Significance of this line: PADA means ‘State’. SARA means ‘Essence’, the Supreme Essence, the Unmanifest Parabrahma Tattva. SARASA (Lotus) signifies Truth, Knowledge, Beauty and Bliss. SARASAPADE: Lakshmi represents the Supreme Parabrahma State, the State of Sachidananda (Existence-Knowledge-Bliss), the Nameless, Formless and Attributeless. RASA is the opposite of SARA, and therefore it represents the Manifest Deity with Name, Form and Attributes. RASAPADE: represents the Mother of the Universe in her manifest form – the Supreme GOAL. SA means ‘sahitha’ or ‘along with’.   SAPADE: Lakshmi is an embodiment of moral and ethical values which a seeker needs to walk the path of spirituality, and therefore, she represents the PATH to be taken by the seeker. PADE…..PADE: to ‘walk step by step’.  The prayer to Goddess Lakshmi is that, “O Mother, you represent the Highest Goal and also the Path to reach the Goal. As my preceptor walk along with me, guide me, slowly but surely, step by step to ultimately reach the All-perfect State of Enlightenment”.

Hold on to Narayana; Lakshmi can never be far away. Wealth with character alone can bring joy, peace and prosperity. When one is kind and sincere, alert and consistent, he attracts to himself wealth and glory. - Swami Chinmayananda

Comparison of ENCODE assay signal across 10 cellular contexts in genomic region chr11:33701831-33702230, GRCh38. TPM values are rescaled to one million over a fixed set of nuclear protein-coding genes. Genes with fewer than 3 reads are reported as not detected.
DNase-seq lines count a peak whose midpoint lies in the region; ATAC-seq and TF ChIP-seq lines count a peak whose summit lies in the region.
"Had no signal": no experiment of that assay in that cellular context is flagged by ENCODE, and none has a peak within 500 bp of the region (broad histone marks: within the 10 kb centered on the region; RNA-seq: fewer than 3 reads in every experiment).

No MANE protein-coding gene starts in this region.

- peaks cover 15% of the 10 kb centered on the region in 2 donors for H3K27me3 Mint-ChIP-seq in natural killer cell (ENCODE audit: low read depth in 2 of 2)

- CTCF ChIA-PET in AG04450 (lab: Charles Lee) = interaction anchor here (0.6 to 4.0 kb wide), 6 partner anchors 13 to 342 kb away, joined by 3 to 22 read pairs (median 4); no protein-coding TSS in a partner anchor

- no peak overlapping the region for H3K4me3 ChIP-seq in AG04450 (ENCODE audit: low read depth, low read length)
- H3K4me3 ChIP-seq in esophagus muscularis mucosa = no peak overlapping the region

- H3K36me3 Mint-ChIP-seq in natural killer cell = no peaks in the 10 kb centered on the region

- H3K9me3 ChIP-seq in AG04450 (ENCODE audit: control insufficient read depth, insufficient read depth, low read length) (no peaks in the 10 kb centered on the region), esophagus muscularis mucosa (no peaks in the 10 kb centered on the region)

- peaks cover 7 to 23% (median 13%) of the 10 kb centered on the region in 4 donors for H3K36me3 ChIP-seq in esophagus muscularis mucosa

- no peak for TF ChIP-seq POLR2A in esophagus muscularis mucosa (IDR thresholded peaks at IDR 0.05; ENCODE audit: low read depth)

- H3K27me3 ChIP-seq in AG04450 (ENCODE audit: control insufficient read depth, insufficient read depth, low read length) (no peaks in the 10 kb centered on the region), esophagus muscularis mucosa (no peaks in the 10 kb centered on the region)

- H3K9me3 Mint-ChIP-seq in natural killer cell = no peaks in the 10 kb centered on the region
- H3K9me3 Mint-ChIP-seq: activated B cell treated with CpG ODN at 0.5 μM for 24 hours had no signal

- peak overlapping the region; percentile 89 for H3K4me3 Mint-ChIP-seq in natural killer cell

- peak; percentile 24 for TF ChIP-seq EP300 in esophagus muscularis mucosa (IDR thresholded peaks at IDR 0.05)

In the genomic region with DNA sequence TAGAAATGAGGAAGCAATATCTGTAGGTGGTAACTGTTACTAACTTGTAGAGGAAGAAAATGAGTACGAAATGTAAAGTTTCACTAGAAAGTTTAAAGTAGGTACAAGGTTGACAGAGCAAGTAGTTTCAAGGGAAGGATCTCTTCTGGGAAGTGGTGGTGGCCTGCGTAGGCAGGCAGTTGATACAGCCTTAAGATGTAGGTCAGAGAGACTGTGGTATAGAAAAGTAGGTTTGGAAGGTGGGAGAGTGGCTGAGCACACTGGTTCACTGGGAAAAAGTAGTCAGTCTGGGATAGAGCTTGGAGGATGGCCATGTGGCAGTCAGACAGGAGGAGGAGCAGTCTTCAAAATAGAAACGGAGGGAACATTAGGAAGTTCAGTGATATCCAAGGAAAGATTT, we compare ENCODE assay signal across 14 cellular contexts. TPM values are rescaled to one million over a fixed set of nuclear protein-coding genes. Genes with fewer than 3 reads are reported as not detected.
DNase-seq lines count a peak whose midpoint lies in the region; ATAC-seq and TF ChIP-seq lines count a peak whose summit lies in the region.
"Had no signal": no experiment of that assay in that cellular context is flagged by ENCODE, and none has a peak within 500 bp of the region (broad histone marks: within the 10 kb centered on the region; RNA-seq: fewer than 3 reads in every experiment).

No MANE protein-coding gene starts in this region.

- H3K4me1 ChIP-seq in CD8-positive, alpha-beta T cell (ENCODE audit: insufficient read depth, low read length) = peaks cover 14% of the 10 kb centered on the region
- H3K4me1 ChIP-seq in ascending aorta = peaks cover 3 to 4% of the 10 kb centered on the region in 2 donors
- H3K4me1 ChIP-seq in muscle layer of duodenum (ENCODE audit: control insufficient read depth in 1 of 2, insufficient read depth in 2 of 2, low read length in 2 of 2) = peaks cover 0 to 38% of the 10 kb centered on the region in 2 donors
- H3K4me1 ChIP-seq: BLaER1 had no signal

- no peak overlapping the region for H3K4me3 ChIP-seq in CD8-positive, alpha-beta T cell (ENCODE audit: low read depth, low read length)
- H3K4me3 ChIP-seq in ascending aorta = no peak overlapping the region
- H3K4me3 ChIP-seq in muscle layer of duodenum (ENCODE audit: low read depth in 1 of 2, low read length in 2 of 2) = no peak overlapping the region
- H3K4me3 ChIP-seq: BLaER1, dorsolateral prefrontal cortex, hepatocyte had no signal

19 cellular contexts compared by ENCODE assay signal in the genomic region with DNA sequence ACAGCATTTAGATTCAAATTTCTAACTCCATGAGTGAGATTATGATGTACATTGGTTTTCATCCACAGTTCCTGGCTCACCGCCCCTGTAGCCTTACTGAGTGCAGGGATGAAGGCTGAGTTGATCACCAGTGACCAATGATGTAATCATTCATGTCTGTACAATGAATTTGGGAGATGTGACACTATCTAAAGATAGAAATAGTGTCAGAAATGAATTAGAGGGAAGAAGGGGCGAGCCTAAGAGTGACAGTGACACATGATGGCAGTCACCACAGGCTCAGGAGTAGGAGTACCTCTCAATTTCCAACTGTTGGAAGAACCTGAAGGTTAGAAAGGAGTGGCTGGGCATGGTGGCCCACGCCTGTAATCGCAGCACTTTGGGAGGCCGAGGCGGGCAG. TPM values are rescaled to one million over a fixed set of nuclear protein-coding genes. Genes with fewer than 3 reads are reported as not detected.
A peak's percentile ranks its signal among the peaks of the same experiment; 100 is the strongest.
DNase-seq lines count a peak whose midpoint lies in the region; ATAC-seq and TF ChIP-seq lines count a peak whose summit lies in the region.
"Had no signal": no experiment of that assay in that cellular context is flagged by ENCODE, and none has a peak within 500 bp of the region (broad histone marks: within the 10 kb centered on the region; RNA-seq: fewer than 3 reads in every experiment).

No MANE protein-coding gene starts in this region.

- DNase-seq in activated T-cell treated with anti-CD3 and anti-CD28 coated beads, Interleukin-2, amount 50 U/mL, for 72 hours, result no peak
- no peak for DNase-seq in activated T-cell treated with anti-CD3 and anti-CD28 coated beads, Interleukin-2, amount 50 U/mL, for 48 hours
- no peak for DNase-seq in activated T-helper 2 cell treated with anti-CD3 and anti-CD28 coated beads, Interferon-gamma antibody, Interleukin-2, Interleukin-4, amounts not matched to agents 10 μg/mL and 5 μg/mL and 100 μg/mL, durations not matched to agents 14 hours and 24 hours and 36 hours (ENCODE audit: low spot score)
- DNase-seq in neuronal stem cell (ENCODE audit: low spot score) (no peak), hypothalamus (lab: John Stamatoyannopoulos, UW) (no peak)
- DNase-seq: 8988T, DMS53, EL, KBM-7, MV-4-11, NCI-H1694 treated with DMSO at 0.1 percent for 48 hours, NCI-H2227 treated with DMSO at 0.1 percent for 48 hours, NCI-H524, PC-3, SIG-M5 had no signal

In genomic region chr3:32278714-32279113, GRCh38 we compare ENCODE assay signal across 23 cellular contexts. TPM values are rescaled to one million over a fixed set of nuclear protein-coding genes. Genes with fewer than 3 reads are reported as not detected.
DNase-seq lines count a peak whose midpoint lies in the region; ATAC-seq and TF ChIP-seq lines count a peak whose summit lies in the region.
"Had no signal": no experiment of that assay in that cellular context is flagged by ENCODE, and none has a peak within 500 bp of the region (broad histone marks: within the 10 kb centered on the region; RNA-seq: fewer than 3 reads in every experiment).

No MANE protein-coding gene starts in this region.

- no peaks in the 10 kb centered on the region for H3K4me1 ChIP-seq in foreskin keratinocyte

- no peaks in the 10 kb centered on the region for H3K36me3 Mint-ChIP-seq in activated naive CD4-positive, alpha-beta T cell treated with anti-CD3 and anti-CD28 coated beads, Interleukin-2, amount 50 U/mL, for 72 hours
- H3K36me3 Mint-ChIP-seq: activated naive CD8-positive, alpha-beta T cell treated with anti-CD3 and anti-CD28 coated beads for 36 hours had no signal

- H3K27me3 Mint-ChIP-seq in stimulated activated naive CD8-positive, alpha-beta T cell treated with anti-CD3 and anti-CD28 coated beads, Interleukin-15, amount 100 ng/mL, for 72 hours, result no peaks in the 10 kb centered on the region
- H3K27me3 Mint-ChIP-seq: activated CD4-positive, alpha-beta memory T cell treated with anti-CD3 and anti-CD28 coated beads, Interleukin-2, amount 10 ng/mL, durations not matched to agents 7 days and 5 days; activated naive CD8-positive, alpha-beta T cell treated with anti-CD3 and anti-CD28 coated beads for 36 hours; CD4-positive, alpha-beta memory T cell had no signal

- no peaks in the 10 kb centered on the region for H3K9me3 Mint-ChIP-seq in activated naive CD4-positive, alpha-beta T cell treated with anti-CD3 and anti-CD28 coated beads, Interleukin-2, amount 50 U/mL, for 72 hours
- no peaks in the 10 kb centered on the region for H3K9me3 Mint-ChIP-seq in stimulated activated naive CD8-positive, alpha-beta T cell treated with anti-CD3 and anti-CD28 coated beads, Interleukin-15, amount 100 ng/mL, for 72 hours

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Sri Vidya Upasaka: Dikshitar

Muthuswami Dikshitar (1775 – 1835) was one of the greatest Musician-Saints and is one among the Carnatic Music Trinity, the other two being Saint Thyagaraja and Shyama Sastri.

Dikshitar’s father was Ramaswami Dikshitar who was a Sanskrit scholar and an accomplished musician living in Tiruvarur in Tamilnadu. When Dikshitar turned twenty five, the great Chidambaranatha Yogi of Varanasi visited their house and requested Ramaswami to send Dikshitar with him for further education. His father agreed and Dikshitar went to Varanasi. He was initiated into “Sri Vidya Upasana”, and his Guru told him to constantly worship Sri Annapurneswari, the Bestower of material needs (Bhukti) as well as liberation (Mukti). He mastered the scriptures, the science of mantras, astrology, music, and was an expert in playing the veena. He came under the influence of Hindustani classical music and Western band music.

After a few years, the teacher told him that it was time for him to go back home because he had learnt all that had to be learnt. The young disciple asked the teacher what was the proof that he had learnt everything. The teacher asked him to go to Mother Ganges and take a dip. If his learning was complete, She would reward him. He went to the Ganges, took a dip and invoked Her. Mother Ganges was there in front of him with a beautiful veena in Her hand. She handed it over to him. It had “RAMA” inscribed on it and was different from the normal veenas. The tail end of the veena which is called ‘yaalimukha’ is turned upwards. In normal veenas it is turned downwards. This veena that Dikshitar used is even now preserved in their ancestral home.